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Richards, Sally; Trevithick, Pam; Lefevre, Michelle; King, Dominic (2008)
Languages: English
Types: Unknown
Subjects: LB2300, HV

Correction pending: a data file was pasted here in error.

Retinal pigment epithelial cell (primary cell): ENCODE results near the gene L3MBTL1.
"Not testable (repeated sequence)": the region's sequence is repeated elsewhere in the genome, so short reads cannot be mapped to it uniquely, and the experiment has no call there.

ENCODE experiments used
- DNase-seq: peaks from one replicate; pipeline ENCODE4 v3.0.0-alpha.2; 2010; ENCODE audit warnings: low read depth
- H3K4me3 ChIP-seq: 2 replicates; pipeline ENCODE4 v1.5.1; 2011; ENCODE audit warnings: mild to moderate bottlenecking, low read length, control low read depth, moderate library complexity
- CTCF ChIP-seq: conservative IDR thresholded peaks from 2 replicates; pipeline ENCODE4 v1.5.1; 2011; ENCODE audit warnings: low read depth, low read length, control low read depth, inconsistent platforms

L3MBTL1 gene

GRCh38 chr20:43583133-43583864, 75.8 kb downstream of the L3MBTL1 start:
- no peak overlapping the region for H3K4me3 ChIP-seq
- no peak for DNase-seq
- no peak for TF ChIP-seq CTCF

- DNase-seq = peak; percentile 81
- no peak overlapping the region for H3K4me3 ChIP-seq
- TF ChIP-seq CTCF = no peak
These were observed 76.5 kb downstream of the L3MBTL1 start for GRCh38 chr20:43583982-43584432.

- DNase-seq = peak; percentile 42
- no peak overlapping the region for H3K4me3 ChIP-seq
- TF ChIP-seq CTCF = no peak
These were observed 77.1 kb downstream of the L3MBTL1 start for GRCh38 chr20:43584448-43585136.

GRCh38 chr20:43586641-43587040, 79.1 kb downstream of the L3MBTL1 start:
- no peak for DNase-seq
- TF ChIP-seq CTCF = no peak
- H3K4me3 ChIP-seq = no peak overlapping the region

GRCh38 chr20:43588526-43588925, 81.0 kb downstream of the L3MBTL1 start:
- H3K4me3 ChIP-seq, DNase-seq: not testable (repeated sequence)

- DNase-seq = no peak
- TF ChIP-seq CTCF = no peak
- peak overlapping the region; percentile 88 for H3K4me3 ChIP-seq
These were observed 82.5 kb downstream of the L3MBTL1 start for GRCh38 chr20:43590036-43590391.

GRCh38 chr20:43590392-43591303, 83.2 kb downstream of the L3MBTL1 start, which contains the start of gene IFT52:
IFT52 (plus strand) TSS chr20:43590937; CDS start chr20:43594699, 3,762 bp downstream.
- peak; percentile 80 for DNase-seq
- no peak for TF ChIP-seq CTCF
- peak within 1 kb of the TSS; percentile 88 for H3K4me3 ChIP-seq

Academics used to traditional styles of writing and presenting material are likely to find developing e-learning materials an unsettling experience. E-learning experts provide invaluable support throughout the process, but their guidance and feedback sounds uncannily like our advice to students: ‘What you are trying to do is far too ambitious!’; ‘What is the point you are making here?’ ‘Is all this detail necessary?’ The potential of e-learning for creative design is exciting, even seductive, until you are told that the image that links to the carefully crafted text does not work! This paper draws on our shared experiences, as academics and e-learning designers, of developing a set of e-learning objects on communication skills. Our collaboration has highlighted many challenges in the process of writing for e-learning. For example: • Determining the scope of a learning object and selecting appropriate content • Making the content engaging and interactive to hold the user’s attention • Using activities rather than text as the main vehicle for learning • Including all the information the user will need to achieve the learning objectives • Explaining complex points in simple and concise language • Choosing images and other design features that link effectively to the text • Adjusting to non-linear approaches to learning. Tackling these challenges has prompted us to rethink our teaching. We are now conscious of how our teaching materials rely on our presence to enthuse, to explain and to fill in the gaps. We have become more confident in our ability to convey complex ideas in simple language and more willing to experiment with creative and interactive forms of presentation. Most important of all we have been forced to rethink our assumptions about what is meant by a sound learning experience.
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